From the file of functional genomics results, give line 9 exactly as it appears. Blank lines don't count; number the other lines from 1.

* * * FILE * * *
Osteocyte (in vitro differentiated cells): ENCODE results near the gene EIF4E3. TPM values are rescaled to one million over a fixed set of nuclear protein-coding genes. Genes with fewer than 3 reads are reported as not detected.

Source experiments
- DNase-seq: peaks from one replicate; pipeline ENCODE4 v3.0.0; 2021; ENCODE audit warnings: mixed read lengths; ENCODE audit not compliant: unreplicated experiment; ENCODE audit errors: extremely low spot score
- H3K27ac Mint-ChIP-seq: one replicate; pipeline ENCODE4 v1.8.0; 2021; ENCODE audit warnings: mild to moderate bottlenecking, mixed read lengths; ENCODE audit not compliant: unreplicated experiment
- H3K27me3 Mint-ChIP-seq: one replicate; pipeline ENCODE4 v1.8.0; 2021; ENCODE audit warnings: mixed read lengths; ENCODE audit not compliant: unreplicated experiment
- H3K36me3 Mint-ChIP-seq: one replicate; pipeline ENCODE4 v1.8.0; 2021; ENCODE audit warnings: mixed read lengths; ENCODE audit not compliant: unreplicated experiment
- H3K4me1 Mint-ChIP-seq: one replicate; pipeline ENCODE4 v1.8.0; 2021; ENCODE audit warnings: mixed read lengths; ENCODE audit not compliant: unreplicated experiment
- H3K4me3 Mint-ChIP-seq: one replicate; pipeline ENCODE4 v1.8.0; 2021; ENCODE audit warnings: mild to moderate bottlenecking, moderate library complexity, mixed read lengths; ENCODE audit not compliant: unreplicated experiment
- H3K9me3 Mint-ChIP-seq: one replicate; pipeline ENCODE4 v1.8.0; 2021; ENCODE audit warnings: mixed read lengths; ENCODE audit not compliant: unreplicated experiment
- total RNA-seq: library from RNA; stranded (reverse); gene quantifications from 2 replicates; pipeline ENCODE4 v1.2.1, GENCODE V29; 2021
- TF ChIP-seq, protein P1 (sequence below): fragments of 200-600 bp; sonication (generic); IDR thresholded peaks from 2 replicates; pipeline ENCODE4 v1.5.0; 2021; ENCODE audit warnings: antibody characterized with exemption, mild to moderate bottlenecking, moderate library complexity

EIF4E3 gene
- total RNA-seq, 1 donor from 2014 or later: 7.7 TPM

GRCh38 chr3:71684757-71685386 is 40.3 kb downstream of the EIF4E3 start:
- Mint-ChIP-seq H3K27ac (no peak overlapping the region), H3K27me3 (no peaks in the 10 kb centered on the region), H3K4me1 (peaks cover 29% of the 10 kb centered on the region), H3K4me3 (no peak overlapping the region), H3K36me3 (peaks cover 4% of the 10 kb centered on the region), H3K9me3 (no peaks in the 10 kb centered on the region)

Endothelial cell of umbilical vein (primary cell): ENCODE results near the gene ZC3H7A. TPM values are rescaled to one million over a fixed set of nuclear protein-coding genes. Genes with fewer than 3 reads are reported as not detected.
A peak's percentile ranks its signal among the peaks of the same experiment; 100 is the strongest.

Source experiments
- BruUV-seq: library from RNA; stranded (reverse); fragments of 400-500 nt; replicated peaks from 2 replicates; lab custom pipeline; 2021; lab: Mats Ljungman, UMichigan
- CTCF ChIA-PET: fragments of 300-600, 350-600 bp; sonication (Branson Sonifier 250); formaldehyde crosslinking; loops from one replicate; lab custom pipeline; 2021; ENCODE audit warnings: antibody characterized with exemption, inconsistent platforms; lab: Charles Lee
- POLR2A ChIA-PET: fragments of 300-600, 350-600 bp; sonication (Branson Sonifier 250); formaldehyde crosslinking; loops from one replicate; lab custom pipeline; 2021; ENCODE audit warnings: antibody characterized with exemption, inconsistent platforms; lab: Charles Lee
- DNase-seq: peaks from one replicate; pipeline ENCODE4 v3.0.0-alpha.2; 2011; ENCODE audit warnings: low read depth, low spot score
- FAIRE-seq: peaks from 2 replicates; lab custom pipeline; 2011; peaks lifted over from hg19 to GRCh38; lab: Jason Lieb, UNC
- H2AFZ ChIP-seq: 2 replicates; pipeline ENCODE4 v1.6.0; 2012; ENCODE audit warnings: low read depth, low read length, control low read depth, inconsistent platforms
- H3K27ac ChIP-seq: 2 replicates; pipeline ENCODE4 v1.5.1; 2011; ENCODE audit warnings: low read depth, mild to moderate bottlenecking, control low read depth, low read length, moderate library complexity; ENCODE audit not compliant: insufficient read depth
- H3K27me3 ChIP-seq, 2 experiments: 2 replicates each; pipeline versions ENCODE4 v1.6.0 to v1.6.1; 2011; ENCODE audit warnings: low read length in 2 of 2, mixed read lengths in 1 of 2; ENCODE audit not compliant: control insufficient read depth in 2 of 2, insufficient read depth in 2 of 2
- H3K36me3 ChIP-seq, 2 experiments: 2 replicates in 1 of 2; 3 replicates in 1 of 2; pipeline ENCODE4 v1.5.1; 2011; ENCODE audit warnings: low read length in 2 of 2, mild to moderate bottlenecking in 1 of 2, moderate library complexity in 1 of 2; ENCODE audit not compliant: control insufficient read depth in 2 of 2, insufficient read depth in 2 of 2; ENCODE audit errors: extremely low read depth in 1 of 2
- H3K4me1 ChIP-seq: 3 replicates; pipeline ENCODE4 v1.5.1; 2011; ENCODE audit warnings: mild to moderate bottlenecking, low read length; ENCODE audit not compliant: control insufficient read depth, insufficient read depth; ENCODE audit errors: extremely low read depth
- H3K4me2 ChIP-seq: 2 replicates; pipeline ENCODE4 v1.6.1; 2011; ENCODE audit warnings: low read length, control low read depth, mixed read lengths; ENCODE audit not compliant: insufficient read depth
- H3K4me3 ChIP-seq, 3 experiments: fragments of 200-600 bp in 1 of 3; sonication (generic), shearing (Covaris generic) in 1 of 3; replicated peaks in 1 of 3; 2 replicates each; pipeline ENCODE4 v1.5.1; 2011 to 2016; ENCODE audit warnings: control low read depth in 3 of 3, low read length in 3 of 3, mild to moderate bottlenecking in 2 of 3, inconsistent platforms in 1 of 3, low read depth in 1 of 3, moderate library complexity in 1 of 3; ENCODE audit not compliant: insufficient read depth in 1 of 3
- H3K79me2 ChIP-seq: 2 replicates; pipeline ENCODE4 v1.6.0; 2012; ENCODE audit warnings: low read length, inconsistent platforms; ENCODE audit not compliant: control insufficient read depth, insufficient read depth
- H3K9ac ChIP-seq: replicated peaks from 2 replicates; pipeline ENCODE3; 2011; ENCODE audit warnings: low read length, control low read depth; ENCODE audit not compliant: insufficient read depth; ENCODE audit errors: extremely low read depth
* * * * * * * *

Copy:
- H3K9me3 Mint-ChIP-seq: one replicate; pipeline ENCODE4 v1.8.0; 2021; ENCODE audit warnings: mixed read lengths; ENCODE audit not compliant: unreplicated experiment